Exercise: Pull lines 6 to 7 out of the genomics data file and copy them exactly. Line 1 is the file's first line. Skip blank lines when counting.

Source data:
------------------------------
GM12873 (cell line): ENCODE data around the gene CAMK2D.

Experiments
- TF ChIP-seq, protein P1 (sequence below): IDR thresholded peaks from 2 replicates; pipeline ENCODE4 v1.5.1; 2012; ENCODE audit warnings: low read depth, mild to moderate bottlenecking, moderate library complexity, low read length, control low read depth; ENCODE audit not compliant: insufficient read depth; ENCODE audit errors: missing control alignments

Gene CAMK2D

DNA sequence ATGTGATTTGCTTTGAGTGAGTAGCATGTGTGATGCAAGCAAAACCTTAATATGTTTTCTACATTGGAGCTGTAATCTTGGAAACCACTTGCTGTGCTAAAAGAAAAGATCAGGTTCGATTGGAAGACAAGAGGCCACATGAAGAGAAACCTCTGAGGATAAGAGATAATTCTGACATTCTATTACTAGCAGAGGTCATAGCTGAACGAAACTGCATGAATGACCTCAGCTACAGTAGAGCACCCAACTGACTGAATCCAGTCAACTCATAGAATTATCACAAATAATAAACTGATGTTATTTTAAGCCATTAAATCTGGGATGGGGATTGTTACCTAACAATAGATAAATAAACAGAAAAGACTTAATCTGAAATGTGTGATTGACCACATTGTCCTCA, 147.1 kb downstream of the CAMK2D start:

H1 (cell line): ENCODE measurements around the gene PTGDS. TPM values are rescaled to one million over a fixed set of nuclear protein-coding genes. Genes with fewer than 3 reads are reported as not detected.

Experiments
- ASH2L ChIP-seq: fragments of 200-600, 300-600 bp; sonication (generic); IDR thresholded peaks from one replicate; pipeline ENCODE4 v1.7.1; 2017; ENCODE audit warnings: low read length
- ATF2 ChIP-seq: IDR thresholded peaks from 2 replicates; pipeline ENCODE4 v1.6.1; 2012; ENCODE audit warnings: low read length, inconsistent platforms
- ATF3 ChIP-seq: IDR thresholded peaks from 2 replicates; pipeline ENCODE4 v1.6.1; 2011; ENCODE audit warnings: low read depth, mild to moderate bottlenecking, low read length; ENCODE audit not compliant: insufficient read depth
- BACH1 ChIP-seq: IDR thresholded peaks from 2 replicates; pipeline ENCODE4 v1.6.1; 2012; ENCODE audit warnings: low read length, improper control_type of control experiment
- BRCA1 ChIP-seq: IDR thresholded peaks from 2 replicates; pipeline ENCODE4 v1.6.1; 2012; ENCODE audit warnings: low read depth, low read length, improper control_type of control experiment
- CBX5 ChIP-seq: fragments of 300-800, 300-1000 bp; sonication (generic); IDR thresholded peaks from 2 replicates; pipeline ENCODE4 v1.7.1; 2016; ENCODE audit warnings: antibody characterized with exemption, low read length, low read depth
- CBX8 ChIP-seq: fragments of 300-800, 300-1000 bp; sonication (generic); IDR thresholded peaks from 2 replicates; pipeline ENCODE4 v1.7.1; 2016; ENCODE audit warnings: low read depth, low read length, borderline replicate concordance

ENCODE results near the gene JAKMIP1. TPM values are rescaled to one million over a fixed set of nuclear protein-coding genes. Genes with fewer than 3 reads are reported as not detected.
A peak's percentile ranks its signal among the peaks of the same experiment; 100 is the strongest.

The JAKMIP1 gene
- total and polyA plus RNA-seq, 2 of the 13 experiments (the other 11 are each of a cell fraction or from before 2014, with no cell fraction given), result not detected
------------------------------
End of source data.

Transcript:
H1 (cell line): ENCODE measurements around the gene PTGDS. TPM values are rescaled to one million over a fixed set of nuclear protein-coding genes. Genes with fewer than 3 reads are reported as not detected.

Experiments